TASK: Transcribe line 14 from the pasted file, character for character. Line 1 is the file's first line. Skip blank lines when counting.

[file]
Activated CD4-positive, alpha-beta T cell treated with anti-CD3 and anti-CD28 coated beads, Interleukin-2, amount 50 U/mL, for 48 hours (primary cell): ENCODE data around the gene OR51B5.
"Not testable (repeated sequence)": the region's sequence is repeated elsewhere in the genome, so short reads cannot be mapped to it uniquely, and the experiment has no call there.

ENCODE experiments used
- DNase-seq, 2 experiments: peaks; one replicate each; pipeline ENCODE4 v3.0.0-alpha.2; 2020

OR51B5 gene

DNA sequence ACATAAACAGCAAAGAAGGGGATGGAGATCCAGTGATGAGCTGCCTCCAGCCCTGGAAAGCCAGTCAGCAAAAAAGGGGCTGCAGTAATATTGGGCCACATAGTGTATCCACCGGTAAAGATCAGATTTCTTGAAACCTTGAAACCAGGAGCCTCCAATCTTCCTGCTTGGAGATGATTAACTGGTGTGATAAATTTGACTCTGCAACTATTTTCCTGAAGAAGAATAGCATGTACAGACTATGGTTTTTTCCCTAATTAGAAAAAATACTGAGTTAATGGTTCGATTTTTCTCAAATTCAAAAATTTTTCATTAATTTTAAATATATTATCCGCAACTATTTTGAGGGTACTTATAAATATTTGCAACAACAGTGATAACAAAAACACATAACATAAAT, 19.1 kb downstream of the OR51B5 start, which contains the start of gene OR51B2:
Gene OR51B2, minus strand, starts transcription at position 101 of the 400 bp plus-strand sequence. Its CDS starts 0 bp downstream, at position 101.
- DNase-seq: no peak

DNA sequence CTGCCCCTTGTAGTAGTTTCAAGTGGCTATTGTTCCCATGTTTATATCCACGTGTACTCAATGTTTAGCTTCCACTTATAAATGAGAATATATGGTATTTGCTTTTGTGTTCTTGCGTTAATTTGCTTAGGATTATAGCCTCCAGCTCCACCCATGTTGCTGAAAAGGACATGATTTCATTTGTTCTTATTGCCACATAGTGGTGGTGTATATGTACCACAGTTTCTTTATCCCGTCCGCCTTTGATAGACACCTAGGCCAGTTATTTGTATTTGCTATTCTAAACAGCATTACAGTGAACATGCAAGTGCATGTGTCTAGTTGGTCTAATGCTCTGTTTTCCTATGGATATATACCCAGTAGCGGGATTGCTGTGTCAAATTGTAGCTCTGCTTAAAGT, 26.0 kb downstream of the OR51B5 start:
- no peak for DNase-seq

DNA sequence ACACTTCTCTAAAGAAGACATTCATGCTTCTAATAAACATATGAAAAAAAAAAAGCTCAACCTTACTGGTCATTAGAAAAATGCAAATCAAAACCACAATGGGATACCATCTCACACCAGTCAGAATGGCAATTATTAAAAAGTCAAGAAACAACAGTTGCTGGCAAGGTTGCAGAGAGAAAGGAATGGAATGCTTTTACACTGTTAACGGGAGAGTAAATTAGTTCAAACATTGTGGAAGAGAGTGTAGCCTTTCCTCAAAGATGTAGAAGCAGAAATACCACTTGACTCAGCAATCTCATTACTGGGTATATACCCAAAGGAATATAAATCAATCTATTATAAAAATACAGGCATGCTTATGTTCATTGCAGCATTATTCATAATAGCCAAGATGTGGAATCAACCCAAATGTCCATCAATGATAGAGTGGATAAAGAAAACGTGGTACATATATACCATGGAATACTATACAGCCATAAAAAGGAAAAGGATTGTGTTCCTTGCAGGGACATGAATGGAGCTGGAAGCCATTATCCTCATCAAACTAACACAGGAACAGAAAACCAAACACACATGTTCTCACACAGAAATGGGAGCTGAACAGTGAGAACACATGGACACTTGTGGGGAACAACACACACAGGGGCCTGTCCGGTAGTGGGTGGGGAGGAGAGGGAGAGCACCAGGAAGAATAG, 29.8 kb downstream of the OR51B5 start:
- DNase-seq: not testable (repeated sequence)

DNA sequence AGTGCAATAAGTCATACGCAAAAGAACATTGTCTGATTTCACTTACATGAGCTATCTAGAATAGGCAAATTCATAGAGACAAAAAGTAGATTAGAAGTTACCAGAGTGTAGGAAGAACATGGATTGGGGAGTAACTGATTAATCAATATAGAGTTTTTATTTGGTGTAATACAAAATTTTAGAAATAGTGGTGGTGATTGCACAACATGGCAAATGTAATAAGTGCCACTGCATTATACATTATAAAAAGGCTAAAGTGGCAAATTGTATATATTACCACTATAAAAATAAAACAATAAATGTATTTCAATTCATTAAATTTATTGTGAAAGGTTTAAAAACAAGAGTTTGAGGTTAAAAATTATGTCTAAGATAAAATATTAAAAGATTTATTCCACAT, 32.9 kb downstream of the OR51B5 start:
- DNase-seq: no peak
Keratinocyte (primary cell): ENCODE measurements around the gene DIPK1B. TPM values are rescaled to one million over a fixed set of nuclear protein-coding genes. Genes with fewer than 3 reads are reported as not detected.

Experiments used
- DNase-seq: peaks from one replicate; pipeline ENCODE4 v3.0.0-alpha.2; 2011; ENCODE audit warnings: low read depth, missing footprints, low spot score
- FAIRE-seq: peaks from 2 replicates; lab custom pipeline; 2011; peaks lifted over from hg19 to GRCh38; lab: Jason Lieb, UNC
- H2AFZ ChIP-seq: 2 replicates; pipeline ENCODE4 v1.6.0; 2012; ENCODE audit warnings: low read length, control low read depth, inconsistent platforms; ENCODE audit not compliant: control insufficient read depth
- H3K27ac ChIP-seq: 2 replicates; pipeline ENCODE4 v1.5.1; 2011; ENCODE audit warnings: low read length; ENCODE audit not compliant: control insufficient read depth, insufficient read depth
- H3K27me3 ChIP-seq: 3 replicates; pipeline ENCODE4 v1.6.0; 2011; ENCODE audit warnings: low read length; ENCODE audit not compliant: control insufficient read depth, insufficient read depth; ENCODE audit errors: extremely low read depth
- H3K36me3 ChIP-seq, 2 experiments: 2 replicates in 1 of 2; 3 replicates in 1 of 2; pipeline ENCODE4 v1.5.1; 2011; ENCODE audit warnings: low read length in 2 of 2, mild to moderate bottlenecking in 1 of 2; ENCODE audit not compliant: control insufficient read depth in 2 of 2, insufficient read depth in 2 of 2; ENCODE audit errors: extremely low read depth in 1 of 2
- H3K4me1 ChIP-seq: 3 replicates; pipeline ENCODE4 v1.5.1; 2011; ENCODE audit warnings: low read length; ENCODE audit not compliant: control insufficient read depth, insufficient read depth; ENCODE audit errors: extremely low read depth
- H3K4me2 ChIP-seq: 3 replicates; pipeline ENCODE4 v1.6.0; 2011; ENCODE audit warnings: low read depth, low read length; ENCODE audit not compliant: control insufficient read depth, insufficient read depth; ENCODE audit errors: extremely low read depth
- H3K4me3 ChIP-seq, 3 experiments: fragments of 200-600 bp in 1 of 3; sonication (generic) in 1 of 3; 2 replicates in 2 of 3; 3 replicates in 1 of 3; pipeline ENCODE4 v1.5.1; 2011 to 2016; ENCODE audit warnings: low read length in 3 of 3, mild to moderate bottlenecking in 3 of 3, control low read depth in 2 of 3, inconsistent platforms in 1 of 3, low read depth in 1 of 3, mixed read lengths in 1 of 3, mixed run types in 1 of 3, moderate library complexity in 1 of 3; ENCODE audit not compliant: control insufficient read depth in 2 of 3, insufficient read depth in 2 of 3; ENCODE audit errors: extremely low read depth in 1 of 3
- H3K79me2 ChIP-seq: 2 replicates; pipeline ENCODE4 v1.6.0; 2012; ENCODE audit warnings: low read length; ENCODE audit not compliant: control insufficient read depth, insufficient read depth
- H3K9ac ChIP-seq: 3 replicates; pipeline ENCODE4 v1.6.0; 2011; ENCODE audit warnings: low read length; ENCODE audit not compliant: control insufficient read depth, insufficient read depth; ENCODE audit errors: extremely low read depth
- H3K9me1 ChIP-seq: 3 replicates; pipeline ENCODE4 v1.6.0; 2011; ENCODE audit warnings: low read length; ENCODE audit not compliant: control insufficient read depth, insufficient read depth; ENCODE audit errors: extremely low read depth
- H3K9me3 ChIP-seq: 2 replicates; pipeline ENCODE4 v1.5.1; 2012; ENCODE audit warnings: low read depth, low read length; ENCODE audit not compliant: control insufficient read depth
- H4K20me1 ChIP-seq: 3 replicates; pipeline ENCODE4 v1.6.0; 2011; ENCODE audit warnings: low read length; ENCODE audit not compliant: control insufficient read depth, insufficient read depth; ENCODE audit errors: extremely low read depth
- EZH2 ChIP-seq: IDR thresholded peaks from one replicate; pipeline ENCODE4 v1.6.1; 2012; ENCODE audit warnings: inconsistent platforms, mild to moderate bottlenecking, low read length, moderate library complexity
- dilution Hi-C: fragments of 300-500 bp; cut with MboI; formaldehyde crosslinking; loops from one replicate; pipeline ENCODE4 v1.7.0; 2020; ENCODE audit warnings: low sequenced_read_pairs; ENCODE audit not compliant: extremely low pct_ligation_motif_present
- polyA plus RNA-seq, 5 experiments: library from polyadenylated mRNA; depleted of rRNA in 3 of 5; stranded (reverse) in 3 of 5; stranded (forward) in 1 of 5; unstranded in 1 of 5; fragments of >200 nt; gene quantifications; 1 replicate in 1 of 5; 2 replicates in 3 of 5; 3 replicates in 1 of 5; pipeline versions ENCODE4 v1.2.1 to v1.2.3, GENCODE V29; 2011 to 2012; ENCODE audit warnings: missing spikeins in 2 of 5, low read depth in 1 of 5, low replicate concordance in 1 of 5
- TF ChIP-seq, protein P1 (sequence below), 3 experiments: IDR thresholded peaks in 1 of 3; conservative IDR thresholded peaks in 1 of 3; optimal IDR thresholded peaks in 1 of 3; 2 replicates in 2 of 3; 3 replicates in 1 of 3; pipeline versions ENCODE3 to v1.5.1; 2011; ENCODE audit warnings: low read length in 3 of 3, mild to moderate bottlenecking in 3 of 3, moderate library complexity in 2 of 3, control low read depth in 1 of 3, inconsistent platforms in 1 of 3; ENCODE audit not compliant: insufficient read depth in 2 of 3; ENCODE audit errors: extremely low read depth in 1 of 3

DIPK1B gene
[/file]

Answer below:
- DNase-seq: no peak